The Myth? On-site roll-formers cannot make standing seam metal roof panels from 22 gauge steel and .040 aluminum.

The Fact? On-site roll-formers have been making metal roof panels from 22 and .040 gauge material for more than a decade.Portable roll forming machine producing metal roofing panel

For example, Englert’s MetalMan Multi-Panel Roofing Machine runs virtually any size and gauge, including 22 gauge steel and .040 aluminum to ten panel configurations with minimum adjustments and less scrap.  A trademark feature of this roll-forming machine is that its rollers can be changed out by only one man in 30 minutes so that a new profile can be run immediately on the job site. Englert roll-forming machines are not the only machines in the marketplace with the ability to manufacture panels on the job site. Other manufacturers of on-site roll-formers have had the capability to run panels from 22 gauge, 040 aluminum and even 16 ounce copper for just as long. If your job is specified for heavy gauge material, you can manufacture the roofing panels with an on-site roll-forming machine and have greater flexibility. Continue reading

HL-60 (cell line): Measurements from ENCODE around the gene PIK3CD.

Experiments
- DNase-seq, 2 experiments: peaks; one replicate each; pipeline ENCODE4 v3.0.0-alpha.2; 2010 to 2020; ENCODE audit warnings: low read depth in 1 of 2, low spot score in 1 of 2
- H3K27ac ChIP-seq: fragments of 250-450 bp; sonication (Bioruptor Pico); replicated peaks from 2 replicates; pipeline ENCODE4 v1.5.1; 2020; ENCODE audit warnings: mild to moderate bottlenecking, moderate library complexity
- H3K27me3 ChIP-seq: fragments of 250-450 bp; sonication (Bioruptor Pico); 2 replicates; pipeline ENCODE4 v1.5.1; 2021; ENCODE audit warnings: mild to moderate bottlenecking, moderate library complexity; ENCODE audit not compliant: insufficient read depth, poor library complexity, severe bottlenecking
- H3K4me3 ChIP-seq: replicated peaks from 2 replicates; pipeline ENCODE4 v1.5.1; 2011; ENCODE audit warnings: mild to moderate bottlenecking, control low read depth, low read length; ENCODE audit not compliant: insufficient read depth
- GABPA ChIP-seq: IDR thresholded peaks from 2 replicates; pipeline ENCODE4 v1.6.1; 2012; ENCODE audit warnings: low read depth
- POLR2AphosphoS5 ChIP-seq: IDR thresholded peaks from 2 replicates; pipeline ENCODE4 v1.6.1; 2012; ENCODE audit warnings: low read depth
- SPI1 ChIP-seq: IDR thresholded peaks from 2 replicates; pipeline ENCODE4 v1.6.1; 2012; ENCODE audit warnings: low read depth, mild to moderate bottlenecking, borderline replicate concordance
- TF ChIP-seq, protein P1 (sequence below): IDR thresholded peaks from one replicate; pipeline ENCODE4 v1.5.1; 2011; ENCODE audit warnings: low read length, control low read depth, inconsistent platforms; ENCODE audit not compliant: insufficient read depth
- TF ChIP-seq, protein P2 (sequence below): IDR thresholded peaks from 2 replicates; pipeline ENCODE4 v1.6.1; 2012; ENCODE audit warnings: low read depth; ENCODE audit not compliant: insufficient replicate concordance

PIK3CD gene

CHOOSING STANDING SEAM METAL ROOF COLORS TO MATCH YOUR NEW HOME’S EXTERIOR WALLS

You’re working with an architect to design your new home or renovate your current one. You’ve got the interior design worked out. And now it’s time to choose exterior wall colors and the color of your standing seam metal roof.

You want to be happy with your choice every time you pull into your driveway.  And you’re keenly aware that a well-coordinated exterior will add curb appeal and value to your home.Choose a metal roof color that compliments your siding.

Ultimately, you’ll make the choices that best suit your sense of taste and color preferences. But if you’re looking for ideas, here are some suggestions you might consider.

In a recent blog, we took a look at the standing seam roof colors 6,000 Englert customers had chosen for their new home or home renovation projects last year. And several colors clearly emerged as winners. Based on those results, we’ve researched certain color palettes and matched them with presently popular exterior wall colors and surfaces here in the United States. However, if you’re one of those adventurous homeowners who loves a brighter palette (I’m like you), then you may not find what you’re looking for here. But you’ll always be able to find bright blues, metallic coppers or even order a custom color to satisfy your tastes. Continue reading